Ask one subject and several fake subjects (who are really working with the experimenter) which of lines B, C, D, and E  is the same length as A? If all of the fake subjects say that D is the same length as A, the real subject will agree with this objectively false answer a shocking three-quarters of the time.

“That we have found the tendency to conformity in our society so strong that reasonably intelligent and well-meaning young people are willing to call white black is a matter of concern,” Asch wrote. “It raises questions about our ways of education and about the values that guide our conduct.”

Curse of knowledge

When people who are more well-informed cannot understand the common man. For instance, in the TV show “The Big Bang Theory,” it’s difficult for scientist Sheldon Cooper to understand his waitress neighbor Penny.

Decoy effect

Decoy effect

Mario Tama/Getty Images

A phenomenon in marketing where consumers have a specific change in preference between two choices after being presented with a third choice. Offer two sizes of soda and people may choose the smaller one; but offer a third even larger size, and people may choose what is now the medium option.

Denomination effect

Denomination effect

People are less likely to spend large bills than their equivalent value in small bills or coins.

Duration neglect

Duration neglect

When the duration of an event doesn’t factor enough into the way we consider it. For instance, we remember momentary pain just as strongly as long-term pain.

Availability heuristic

When people overestimate the importance of information that is available to them.

For instance, a person might argue that smoking is not unhealthy on the basis that his grandfather lived to 100 and smoked three packs a day, an argument that ignores the possibility that his grandfather was an outlier.

Empathy gap

Where people in one state of mind fail to understand people in another state of mind. If you are happy you can’t imagine why people would be unhappy. When you are not sexually aroused, you can’t understand how you act when you are sexually aroused.

Frequency illusion

Where a word, name or thing you just learned about suddenly appears everywhere. Now that you know what that SAT word means, you see it in so many places!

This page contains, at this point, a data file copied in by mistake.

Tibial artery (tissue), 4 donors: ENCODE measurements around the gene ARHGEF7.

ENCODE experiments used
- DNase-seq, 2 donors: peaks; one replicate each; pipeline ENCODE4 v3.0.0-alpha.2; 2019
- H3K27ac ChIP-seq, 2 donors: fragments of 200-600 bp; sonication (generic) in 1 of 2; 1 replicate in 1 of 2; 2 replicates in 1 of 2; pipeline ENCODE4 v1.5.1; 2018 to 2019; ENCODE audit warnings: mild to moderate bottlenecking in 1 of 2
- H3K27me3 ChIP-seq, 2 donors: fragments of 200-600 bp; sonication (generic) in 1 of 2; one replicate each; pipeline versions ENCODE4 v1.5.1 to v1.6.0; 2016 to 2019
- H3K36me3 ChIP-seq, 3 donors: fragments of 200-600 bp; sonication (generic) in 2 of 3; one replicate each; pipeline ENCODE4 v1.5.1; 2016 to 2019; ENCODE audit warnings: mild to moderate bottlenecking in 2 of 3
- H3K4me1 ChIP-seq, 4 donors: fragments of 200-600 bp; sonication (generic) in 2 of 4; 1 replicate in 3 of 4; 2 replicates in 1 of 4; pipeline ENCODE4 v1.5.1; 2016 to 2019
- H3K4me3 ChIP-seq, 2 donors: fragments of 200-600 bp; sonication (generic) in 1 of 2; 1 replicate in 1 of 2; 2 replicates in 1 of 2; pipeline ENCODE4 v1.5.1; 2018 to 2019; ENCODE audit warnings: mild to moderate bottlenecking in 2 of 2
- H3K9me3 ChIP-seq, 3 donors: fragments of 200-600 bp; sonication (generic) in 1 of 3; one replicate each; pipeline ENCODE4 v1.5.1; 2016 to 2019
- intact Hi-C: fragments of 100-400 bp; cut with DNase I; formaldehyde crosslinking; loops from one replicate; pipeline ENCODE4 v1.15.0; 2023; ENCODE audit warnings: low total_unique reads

Fundamental attribution error

This is where you attribute a person’s behavior to an intrinsic quality of her identity rather than the situation she’s in. For instance, you might think your colleague is an angry person, when she is really just upset because she stubbed her toe.

Galatea Effect

Galatea Effect

en.wikipedia.org

Galatea by Raphael

Where people succeed — or underperform — because they think they should.

Halo effect

Where we take one positive attribute of someone and associate it with everything else about that person or thing.

Hard-Easy bias

Where everyone is overconfident on easy problems and not confident enough for hard problems.

Herding

Herding

YouTube

People tend to flock together, especially in difficult or uncertain times.

Hindsight bias

Hindsight bias

REUTERS/Adnan Abidi

A model poses with the new Nokia “E90 Communicator” phone during its launch in New Delhi June 28, 2007.

Of course Apple and Google would become the two most important companies in phones — tell that to Nokia, circa 2003.

Hyperbolic discounting

Hyperbolic discounting

Tony Manfred/Business Insider

The tendency for people to want an immediate payoff rather than a larger gain later on.

Ideometer effect

Illusion of control

The tendency for people to overestimate their ability to control events, like when a sports fan thinks his thoughts or actions had an effect on the game.

Information bias

The tendency to seek information when it does not affect action. More information is not always better. Indeed, with less information, people can often make more accurate predictions.

Inter-group bias

Inter-group bias

AP

We view people in our group differently from how see we someone in another group.

Irrational escalation

Irrational escalation

REUTERS/Luke MacGregor

When people make irrational decisions based on past rational decisions. It may happen in an auction, when a bidding war spurs two bidders to offer more than they would other be willing to pay.

Negativity bias